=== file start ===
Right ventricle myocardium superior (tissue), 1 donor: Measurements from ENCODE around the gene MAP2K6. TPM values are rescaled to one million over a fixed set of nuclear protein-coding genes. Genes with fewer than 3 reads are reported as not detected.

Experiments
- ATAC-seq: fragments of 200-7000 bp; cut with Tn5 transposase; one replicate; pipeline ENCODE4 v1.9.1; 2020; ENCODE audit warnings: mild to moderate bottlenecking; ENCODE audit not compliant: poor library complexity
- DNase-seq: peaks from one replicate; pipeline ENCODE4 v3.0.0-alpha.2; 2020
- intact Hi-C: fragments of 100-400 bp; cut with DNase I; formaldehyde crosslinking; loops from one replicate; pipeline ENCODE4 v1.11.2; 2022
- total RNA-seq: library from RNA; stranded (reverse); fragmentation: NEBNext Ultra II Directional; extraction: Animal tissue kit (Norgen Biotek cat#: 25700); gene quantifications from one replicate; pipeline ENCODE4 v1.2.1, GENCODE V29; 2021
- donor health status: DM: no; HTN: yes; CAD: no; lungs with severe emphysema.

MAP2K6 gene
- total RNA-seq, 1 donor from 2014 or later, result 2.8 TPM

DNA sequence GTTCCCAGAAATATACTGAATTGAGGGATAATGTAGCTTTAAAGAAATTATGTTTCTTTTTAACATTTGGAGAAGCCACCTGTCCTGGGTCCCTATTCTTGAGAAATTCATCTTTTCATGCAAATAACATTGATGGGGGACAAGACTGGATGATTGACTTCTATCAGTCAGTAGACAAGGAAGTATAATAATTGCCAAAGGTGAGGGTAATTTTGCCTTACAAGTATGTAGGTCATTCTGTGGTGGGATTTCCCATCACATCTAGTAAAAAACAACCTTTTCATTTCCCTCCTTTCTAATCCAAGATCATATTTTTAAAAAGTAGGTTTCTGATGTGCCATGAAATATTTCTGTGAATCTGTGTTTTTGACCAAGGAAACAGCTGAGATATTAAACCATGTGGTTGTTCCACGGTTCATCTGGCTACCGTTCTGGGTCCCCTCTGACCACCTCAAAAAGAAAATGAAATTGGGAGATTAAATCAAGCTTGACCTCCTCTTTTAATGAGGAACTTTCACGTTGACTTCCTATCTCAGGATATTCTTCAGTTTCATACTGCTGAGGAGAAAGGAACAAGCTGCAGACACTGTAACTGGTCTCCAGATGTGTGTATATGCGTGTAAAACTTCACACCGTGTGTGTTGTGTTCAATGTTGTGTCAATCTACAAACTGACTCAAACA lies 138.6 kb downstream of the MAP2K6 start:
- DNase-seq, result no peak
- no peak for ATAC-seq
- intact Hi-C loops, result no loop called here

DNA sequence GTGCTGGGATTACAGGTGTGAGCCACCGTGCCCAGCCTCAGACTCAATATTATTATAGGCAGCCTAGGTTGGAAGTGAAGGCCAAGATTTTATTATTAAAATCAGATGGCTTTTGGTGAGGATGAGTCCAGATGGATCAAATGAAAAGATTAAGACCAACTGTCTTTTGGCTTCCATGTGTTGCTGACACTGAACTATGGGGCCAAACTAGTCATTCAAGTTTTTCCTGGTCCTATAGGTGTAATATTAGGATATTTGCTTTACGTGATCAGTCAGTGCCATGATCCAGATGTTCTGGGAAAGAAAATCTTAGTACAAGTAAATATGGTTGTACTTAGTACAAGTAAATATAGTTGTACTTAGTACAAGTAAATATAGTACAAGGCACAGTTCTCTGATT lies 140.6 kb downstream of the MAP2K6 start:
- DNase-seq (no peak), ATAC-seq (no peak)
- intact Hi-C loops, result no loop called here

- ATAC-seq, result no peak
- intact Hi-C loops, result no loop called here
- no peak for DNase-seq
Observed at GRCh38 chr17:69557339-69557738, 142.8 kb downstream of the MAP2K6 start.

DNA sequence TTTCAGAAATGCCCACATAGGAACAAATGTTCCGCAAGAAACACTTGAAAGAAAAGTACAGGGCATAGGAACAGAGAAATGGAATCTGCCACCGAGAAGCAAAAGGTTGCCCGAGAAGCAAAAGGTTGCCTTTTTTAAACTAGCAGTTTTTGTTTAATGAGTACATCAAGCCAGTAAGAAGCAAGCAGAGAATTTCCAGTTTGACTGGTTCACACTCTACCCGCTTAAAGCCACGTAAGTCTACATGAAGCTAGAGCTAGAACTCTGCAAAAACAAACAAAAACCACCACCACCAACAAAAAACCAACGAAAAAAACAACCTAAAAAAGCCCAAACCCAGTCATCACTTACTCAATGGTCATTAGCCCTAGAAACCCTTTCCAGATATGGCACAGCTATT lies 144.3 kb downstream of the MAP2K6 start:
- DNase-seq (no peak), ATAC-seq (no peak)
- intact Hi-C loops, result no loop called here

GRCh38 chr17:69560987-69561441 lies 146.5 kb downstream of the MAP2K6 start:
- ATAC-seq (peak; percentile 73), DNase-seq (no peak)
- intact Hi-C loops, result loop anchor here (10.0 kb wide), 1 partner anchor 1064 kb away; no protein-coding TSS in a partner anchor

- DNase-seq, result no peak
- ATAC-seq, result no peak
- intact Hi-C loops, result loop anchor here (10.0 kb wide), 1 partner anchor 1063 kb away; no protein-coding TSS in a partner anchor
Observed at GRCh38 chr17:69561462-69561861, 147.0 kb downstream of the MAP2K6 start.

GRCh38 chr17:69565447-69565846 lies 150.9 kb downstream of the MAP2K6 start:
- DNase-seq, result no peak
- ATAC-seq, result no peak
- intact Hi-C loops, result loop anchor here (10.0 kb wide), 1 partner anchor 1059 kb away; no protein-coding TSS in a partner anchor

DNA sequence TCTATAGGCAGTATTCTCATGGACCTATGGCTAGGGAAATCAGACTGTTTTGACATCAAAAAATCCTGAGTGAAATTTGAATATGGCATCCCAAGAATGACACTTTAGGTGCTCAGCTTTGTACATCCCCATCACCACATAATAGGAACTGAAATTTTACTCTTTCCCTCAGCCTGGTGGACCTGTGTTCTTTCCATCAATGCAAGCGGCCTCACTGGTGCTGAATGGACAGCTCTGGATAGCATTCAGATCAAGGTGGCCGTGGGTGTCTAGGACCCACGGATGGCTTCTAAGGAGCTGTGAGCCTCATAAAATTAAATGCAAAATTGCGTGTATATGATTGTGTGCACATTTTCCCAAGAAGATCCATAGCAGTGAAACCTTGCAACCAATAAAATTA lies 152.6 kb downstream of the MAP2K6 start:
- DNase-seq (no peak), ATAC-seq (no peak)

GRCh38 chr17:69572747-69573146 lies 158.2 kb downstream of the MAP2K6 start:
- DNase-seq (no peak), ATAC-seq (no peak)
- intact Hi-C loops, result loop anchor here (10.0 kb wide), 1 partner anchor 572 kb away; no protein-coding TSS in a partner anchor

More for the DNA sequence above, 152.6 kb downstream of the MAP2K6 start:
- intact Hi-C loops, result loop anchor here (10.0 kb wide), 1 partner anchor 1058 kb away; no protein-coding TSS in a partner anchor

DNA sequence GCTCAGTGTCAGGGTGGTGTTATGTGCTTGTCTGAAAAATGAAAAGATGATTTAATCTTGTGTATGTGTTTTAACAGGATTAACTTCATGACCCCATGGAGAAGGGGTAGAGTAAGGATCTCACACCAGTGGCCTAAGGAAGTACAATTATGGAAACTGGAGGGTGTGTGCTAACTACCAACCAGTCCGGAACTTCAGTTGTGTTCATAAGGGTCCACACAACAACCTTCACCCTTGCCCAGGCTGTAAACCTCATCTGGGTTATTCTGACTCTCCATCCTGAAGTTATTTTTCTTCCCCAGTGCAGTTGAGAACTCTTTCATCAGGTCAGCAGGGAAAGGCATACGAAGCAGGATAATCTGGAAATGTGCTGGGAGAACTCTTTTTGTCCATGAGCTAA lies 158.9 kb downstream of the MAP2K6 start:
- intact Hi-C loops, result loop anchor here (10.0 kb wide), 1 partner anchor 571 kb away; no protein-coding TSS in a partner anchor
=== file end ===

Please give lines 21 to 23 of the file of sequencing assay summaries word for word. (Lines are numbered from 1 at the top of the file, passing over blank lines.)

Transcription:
DNA sequence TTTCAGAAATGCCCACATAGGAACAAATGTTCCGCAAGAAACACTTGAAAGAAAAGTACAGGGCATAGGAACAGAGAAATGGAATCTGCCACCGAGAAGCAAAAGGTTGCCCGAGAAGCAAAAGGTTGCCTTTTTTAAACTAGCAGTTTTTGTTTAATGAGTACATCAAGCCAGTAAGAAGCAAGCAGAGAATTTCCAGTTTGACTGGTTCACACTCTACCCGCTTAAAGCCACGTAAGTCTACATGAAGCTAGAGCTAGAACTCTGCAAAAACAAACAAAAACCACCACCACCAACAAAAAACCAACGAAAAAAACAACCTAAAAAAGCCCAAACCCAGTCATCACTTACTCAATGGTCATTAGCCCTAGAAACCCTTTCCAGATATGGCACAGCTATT lies 144.3 kb downstream of the MAP2K6 start:
- DNase-seq (no peak), ATAC-seq (no peak)
- intact Hi-C loops, result no loop called here